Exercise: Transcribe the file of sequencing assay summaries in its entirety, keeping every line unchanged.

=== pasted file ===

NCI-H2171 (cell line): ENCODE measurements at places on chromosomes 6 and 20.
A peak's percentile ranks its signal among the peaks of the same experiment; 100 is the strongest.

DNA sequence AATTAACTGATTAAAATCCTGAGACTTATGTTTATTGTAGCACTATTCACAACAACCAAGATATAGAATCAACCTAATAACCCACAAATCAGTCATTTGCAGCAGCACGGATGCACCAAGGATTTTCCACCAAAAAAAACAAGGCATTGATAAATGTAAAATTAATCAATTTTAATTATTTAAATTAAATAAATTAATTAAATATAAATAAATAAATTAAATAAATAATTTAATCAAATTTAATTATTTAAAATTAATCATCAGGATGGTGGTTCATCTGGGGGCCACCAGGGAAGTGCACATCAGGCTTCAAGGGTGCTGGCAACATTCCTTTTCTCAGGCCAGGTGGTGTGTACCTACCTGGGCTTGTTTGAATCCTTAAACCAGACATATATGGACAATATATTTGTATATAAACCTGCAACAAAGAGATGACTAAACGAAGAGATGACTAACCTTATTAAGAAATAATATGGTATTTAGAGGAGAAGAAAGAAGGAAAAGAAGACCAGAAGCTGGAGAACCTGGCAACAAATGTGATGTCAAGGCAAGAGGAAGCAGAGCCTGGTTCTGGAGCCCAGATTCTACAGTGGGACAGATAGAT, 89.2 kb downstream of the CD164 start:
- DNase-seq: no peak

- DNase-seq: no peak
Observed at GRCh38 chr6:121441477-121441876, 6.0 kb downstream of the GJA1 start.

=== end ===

NCI-H2171 (cell line): ENCODE measurements at places on chromosomes 6 and 20.
A peak's percentile ranks its signal among the peaks of the same experiment; 100 is the strongest.

DNA sequence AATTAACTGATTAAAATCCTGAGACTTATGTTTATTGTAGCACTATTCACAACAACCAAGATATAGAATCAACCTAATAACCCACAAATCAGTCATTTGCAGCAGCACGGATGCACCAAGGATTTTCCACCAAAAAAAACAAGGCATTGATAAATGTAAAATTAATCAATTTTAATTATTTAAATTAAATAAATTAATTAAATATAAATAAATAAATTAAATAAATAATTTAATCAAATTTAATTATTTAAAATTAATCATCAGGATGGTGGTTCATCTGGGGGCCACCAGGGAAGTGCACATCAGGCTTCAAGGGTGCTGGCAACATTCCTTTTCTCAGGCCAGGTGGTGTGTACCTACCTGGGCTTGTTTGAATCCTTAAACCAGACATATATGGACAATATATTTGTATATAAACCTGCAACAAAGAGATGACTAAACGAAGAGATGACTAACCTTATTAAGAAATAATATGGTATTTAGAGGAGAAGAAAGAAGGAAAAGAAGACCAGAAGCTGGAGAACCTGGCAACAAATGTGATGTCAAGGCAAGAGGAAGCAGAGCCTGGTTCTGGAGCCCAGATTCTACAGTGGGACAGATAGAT, 89.2 kb downstream of the CD164 start:
- DNase-seq: no peak

- DNase-seq: no peak
Observed at GRCh38 chr6:121441477-121441876, 6.0 kb downstream of the GJA1 start.